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Faculty studies concussions

Lesley Stevenson | Wednesday, April 3, 2013

Baraka Bouts and Bengal Bouts may be two of the most anticipated annual athletic events at Notre Dame, but for computer science faculty members Dr. Christian Poellabauer and Dr. Patrick Flynn, the fights offered a chance to put two years’ worth of concussion diagnostics research to the test.

“Impacted brain function can cause slurred speech,” Poellabauer said. “Specifically, we isolate vowels in the words spoken by the athlete into a microphone and look at the different frequencies that are presented in [his] speech and see how they deviate from the norm.”

The program analyzes a boxer’s voice recording after his or her match and compares it to a baseline vocal sample recorded during a pre-fight physical examination, Poellabauer said. The algorithm then “spits out” a score representing the possibility of a concussion.

“If the score is above a certain threshold, then we would refer the athlete to a doctor for examination,” Poellabauer said.

For Bengal and Baraka Bouts, boxers could opt into the test, which required them to speak certain words into an iPad microphone, Poellabauer said.

 “We looked just a little deeper into the actual composition of the voice to see if there’s any kind of … change in the frequencies or the amplitudes,” she said. “We were focusing on the vowels because they’re the easiest to examine, to find changes. And luckily we were able to find such changes.”

Poellabauer and Flynn said these indicators of a potential concussion include distorted vowels, hypernasality and imprecise consonants, but they agreed the biggest challenge for the team is collecting enough data to support effective analysis.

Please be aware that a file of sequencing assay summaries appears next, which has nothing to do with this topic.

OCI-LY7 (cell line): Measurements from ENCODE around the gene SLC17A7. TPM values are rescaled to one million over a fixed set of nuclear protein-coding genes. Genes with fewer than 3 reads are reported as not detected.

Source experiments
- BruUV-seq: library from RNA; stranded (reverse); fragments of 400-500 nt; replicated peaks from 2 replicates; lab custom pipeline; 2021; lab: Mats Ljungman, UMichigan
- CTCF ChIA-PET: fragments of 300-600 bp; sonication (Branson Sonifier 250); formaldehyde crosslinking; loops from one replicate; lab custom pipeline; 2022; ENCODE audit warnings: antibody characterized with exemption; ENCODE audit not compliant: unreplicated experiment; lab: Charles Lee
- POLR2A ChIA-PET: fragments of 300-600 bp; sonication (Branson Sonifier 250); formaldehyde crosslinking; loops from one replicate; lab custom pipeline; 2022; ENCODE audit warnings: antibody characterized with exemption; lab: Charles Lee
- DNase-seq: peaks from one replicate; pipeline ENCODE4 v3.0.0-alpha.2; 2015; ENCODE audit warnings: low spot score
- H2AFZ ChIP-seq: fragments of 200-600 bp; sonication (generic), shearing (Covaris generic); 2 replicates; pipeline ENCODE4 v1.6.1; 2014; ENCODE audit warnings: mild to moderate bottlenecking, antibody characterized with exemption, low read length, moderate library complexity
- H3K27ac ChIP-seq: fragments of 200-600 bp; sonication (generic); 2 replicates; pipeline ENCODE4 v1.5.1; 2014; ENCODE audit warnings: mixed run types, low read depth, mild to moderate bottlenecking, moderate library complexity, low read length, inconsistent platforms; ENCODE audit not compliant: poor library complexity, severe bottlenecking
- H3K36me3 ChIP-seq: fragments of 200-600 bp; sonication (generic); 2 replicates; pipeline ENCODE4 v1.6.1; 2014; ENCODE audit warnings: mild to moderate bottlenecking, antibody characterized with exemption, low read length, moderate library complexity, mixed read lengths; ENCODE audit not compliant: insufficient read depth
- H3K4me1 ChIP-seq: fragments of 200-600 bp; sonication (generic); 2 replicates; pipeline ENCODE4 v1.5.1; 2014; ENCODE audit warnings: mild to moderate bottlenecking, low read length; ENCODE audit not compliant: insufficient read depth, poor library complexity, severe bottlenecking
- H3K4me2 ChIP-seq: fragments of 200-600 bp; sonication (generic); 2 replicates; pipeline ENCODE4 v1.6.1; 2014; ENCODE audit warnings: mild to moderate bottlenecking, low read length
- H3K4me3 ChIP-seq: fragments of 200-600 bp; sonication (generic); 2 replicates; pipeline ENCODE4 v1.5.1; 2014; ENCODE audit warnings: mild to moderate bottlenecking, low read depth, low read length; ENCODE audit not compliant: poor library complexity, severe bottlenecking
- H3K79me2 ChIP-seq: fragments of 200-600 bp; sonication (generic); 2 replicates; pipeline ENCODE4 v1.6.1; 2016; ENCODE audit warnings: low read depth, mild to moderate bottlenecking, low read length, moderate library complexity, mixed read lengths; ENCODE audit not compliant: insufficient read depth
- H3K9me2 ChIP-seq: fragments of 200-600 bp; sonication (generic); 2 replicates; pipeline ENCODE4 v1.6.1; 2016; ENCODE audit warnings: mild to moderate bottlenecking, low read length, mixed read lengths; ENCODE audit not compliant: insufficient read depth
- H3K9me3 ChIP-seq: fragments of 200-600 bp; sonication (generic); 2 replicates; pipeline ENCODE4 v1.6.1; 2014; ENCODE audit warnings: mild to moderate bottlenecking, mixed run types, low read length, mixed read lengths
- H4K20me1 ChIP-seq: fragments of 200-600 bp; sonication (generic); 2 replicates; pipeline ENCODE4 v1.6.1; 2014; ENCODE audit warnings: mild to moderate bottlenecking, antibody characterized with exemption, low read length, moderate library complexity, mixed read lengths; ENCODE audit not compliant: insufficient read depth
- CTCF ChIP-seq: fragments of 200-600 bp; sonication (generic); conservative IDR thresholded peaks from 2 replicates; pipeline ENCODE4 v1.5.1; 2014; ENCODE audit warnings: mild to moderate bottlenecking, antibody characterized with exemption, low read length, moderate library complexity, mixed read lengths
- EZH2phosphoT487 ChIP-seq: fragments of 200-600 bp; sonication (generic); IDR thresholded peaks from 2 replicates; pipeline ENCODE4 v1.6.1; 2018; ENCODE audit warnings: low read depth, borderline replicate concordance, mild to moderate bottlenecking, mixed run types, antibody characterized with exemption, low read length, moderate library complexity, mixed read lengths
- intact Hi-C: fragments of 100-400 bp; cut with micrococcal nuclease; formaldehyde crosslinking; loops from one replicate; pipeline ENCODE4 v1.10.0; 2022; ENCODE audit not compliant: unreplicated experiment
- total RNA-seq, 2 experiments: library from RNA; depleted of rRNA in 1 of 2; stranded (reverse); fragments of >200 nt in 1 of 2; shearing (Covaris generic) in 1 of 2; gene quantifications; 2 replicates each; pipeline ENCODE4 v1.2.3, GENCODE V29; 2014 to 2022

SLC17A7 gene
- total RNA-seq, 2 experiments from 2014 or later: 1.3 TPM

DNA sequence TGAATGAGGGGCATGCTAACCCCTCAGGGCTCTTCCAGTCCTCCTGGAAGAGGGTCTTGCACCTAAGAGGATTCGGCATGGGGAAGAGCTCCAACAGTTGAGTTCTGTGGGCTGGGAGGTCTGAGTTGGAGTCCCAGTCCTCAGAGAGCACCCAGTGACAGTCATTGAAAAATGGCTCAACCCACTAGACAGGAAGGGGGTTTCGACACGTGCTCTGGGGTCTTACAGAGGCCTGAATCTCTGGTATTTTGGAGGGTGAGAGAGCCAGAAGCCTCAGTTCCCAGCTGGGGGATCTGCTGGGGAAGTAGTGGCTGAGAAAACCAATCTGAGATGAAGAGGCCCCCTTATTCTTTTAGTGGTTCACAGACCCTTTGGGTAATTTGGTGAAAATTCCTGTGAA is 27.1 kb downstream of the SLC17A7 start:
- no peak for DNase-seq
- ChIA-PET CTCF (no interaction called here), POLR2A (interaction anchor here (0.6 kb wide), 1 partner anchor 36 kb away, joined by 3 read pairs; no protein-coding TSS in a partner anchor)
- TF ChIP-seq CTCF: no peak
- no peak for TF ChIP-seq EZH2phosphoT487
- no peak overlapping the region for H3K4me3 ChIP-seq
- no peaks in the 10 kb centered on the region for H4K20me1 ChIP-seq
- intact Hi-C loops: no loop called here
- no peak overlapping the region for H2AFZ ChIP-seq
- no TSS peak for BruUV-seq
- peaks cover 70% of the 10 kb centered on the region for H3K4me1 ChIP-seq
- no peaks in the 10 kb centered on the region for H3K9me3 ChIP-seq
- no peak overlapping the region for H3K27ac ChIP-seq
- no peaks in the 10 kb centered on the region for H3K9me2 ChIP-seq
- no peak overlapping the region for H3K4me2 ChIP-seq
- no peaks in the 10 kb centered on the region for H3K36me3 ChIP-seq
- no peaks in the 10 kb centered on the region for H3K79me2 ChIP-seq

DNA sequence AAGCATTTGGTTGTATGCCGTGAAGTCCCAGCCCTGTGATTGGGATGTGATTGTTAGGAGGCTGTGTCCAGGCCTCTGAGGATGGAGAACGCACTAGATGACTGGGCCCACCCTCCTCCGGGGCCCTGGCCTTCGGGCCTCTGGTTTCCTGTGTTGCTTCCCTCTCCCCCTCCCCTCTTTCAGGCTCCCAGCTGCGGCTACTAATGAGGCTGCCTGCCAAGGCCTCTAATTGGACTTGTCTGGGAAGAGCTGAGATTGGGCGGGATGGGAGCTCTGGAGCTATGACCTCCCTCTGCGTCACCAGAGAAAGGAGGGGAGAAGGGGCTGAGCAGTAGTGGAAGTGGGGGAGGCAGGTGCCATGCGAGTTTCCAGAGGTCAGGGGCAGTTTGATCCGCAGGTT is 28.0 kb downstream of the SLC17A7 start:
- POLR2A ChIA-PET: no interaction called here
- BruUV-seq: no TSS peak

“It turns out that a boxing tournament is almost ideal in terms of data collection,” Flynn said. “We don’t want anyone to get concussed, but they’re guaranteed to happen in a large-scale boxing tournament.”

The program does not guarantee an accurate final diagnosis of potential concussions, nor is it meant to do so, Flynn said.

“The idea is to make this a rapid screening tool that basically anyone can perform, and it’s intended to characterize the risk,” Flynn said. “It’s not diagnosing per se, but it is providing this score that if it has any kind of elevated level, you would probably suggest to a coach that a follow-up medical visit is necessary.”

The application has the potential to be applied toward other types of brain damage, including diseases like Parkinson’s and Alzheimer’s, Flynn said. There are also plans to team with the Cleveland Clinic to expand the test’s use to other sports and potentially prepare it for the commercial market.

“The goal of the app is to be fairly conservative,” Flynn said. “Any commercial or widely-used version of the app would need to guard against false negatives.”

The project began nearly two years ago in the fall of 2011 when Poellabauer and his team, which includes additional faculty and students, contacted University physician James Moriarty about applying their diagnostic test to athletes in danger of concussions.

“We actually had some students doing a class project on using tablets for detecting brain injuries,” Poellabauer said. “After that project was over, we had the idea of trying to reach out to Dr. Moriarty … to see if we could use such a test on campus, and he offered for us to test for the boxing competitions.”

With the support of Notre Dame and the Cleveland Clinic, Poellabauer and Flynn said they hope the app will be more widely tested.

“It’s very preliminary, but there’s definitely interest in our work,” Flynn said.